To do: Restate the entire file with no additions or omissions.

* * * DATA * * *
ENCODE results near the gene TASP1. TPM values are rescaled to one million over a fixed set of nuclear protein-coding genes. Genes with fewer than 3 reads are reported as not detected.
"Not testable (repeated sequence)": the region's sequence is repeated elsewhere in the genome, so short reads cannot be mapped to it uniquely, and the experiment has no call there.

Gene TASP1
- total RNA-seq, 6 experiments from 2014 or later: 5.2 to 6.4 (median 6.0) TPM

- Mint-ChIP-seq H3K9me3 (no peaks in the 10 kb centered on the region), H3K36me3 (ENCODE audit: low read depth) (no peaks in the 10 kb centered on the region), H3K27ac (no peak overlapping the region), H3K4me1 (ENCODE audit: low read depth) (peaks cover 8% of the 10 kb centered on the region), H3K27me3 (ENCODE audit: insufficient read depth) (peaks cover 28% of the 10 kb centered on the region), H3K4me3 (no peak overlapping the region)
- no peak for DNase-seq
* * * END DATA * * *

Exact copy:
ENCODE results near the gene TASP1. TPM values are rescaled to one million over a fixed set of nuclear protein-coding genes. Genes with fewer than 3 reads are reported as not detected.
"Not testable (repeated sequence)": the region's sequence is repeated elsewhere in the genome, so short reads cannot be mapped to it uniquely, and the experiment has no call there.

Gene TASP1
- total RNA-seq, 6 experiments from 2014 or later: 5.2 to 6.4 (median 6.0) TPM

- Mint-ChIP-seq H3K9me3 (no peaks in the 10 kb centered on the region), H3K36me3 (ENCODE audit: low read depth) (no peaks in the 10 kb centered on the region), H3K27ac (no peak overlapping the region), H3K4me1 (ENCODE audit: low read depth) (peaks cover 8% of the 10 kb centered on the region), H3K27me3 (ENCODE audit: insufficient read depth) (peaks cover 28% of the 10 kb centered on the region), H3K4me3 (no peak overlapping the region)
- no peak for DNase-seq